Council on Library and Information Resources: Digitizing Hidden Special Collections and ArchivesDeadline: April 3, 2018
In keeping with the Council on Library and Information Resources’s (CLIR’s) aim to promote positive changes in practice that contribute to new knowledge, the Digitizing Hidden Special Collections and Archives (Digitizing Hidden Collections) program supports digitization activities that facilitate complete access to rare cultural artifacts online. The program’s focus is the creation of digital representations of unique content of high scholarly and community significance that will be discoverable and usable as elements of a coherent national collection. CLIR is committed to projects that contribute to a national or international good, using methods that are cost efficient and subject to wider adoption.
The Digitizing Hidden Collections program coheres around these six core values:
- Scholarship: The program is designed to maximize its impact on the creation and dissemination of new knowledge
- Comprehensiveness: The program supports digitization projects that will provide thorough coverage of an important topic or topics of high interest to scholars, in ways that help those scholars understand digitized sources’ provenance and context
- Connectedness: The program supports projects that make digitized sources easily discoverable and accessible alongside related materials, including materials held by other collecting institutions as well as those held within the home institution
- Collaboration: The program promotes strategic partnerships rather than duplication of capacity and effort
- Sustainability: The program promotes best practices for ensuring the long-term availability and discoverability of digital files created through digitization
- Openness: The program ensures that digitized content will be made available to the public as easily and completely as possible, given ethical and legal constraints
- Special collections are defined as any kind of rare or unique materials housed in secure, monitored environments and made available to researchers. Archives are unique, often unpublished, materials associated with a specific individual, topic, location, or organization that is of interest to researchers. By not limiting these terms to particular subjects, media, or formats, CLIR hopes to encourage proposals that encompass the broadest possible range of evidence of our historical, scientific, intellectual, and cultural heritage.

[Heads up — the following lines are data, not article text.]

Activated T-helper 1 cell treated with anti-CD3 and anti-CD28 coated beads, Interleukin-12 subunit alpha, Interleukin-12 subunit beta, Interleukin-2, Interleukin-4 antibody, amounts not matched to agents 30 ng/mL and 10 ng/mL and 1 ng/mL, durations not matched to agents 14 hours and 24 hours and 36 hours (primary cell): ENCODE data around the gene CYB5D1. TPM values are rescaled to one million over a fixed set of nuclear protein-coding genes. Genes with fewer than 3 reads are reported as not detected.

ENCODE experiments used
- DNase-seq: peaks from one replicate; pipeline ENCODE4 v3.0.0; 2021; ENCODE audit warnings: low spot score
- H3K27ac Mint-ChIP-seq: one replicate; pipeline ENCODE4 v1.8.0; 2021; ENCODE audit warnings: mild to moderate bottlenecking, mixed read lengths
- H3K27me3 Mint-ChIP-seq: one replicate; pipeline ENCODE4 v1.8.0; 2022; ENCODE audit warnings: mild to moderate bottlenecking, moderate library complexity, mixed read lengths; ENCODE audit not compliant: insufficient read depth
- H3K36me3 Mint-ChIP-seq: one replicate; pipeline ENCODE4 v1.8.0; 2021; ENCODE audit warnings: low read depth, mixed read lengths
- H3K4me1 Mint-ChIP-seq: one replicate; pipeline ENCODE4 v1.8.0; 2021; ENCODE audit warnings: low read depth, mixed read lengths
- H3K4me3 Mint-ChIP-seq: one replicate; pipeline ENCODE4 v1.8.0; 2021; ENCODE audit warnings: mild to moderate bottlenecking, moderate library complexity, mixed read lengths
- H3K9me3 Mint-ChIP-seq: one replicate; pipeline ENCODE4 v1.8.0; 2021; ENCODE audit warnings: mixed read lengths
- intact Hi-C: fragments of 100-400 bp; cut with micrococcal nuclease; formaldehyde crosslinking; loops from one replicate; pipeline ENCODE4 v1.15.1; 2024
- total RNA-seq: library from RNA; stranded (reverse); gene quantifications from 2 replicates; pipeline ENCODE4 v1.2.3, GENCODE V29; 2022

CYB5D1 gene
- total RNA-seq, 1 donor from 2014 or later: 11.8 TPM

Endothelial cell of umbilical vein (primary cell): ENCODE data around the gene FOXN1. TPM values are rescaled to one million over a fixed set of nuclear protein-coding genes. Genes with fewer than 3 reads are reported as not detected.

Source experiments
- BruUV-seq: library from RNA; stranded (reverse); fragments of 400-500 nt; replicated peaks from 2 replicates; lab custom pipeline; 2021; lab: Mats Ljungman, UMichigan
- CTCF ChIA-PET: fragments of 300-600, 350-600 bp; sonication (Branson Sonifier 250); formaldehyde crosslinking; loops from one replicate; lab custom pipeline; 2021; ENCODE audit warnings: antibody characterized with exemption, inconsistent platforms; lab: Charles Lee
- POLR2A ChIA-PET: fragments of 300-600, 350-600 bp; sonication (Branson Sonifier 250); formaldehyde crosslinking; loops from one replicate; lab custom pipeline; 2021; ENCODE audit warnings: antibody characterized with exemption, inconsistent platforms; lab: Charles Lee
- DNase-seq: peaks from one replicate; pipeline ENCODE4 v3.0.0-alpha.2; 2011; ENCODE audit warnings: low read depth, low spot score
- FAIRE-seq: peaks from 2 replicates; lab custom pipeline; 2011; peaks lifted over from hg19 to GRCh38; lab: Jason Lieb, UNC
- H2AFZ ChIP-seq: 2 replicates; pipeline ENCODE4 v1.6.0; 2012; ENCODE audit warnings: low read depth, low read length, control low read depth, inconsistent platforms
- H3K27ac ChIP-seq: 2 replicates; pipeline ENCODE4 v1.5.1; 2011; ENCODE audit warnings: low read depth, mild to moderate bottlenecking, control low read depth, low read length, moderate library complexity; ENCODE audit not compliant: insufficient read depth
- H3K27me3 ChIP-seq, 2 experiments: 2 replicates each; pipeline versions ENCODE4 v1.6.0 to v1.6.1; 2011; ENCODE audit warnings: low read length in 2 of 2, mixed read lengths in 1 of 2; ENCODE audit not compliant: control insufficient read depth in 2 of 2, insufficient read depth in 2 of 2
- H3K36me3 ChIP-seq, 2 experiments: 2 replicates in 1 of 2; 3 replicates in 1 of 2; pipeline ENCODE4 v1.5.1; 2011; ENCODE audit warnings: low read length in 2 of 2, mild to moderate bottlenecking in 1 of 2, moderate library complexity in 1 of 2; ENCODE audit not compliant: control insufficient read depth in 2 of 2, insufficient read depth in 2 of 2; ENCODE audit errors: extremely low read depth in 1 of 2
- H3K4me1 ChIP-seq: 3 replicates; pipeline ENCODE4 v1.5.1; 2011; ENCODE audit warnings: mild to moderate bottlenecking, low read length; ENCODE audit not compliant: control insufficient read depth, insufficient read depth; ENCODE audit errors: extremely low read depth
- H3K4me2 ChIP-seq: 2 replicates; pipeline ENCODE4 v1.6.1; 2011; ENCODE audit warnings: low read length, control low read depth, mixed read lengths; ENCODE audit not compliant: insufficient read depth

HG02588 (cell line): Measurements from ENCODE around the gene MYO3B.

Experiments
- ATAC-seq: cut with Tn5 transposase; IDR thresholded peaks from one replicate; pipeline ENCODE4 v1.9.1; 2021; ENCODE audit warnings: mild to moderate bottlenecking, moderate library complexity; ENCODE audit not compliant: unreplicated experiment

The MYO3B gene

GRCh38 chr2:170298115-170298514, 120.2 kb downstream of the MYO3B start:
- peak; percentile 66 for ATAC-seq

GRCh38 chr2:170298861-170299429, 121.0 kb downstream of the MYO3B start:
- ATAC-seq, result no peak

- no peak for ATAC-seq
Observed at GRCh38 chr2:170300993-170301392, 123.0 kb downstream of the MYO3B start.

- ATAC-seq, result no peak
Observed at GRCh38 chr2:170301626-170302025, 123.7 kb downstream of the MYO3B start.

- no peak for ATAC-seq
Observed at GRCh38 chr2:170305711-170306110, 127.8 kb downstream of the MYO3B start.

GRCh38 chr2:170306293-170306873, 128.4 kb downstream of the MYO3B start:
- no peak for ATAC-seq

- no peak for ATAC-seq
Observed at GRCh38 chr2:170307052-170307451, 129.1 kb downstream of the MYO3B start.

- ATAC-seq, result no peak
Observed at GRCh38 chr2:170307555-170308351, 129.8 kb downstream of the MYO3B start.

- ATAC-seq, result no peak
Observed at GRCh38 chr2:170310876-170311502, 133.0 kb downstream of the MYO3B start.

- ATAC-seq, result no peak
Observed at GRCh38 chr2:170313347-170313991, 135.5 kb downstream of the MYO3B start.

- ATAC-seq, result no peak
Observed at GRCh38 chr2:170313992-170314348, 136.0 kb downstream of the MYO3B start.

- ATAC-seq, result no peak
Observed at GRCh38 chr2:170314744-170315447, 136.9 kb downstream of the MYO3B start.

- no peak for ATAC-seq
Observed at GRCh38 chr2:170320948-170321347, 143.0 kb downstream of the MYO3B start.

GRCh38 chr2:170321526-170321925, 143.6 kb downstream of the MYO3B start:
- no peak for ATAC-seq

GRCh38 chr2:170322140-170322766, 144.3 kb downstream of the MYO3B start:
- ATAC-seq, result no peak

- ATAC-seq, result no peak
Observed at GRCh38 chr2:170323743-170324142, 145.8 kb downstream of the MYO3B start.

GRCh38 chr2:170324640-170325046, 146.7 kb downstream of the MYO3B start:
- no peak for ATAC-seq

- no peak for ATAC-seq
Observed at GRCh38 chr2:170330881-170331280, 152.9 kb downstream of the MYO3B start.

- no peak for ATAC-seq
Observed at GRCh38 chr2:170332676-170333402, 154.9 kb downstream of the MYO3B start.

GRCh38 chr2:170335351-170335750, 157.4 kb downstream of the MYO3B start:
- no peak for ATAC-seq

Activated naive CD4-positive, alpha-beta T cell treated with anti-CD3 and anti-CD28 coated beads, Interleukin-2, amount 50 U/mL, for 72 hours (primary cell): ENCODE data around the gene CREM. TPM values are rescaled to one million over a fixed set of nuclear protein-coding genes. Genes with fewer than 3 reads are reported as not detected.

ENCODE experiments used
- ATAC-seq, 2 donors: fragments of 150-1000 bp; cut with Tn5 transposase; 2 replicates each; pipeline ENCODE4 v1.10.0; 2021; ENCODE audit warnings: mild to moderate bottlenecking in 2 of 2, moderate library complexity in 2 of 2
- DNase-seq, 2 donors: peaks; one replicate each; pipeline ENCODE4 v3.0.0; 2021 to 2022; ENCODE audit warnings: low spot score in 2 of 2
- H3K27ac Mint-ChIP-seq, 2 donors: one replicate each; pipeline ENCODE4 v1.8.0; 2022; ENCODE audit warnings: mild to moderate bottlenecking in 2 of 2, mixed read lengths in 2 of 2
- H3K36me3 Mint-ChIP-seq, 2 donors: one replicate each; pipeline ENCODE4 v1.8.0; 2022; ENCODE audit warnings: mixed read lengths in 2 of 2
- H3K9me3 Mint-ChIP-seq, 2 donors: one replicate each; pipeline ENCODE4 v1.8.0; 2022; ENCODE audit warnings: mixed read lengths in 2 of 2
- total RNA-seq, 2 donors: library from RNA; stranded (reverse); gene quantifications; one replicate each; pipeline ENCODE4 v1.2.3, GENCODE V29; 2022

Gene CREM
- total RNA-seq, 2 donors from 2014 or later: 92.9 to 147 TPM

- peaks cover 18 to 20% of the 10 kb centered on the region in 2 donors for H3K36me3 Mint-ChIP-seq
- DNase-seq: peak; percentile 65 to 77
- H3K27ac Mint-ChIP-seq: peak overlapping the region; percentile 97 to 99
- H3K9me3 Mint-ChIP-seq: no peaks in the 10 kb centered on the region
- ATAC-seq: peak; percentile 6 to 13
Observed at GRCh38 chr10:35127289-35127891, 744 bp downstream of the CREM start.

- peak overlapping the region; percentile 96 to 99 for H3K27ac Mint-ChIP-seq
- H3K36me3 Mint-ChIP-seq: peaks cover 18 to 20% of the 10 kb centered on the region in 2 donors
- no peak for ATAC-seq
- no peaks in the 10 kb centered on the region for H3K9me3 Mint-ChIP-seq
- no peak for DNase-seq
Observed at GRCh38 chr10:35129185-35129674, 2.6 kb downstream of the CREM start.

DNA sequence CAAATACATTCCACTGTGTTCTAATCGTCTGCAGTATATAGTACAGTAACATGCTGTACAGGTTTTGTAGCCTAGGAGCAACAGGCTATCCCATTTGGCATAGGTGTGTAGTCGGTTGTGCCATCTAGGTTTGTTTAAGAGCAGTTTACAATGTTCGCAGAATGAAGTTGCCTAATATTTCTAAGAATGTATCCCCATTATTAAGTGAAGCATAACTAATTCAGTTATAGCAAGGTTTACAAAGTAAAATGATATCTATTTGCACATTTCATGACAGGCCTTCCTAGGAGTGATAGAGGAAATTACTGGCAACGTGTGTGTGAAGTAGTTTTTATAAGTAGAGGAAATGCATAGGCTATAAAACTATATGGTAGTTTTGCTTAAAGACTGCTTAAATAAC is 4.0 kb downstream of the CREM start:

- Applicants must be able to demonstrate that their collections are “hidden” in the sense that they cannot be used for important scholarly work until they are fully digitized, discoverable, and accessible. CLIR will accept applications for collections that have been fully or partially cataloged as well as those for which no catalog records exist. Because most finding aids for archival materials do not include item-level descriptions, CLIR understands that some digitization projects will require the production of original descriptive metadata, even if these collections have already been described in a finding aid or in a catalog at the collection or series level. Such descriptive metadata would be in addition to the technical and administrative metadata required to manage the digital objects.
Amount: A total of up to $4,000,000 is available. Grant awards for single-institution applicants range from $50,000-$250,000, while the project period ranges from one to two years. Grants awarded to collaborative, multi-institution applications (partnerships/consortia) range from: $50,000-$500,000, while the project period ranges from one to three years.
Eligibility: Generally, applicants must be recognized by the Internal Revenue Service as tax-exempt under one of the following: IRS Code Section 501(c)3, IRS Code Section 115, IRS Code Section 170(c)1; government units and their agencies or instrumentalities not organized under IRS Section 501(c)3, provided that collecting and disseminating scholarly and cultural resources are among the primary functions of the unit; and Indian tribes, Alaska native villages, regional corporations, and village corporations. Applicants must be located in the United States or in an associated entity, e.g., the Commonwealth of Puerto Rico or American Samoa. The Council also accepts proposals for collaborative projects that include partnerships between U.S. and Canadian institutions.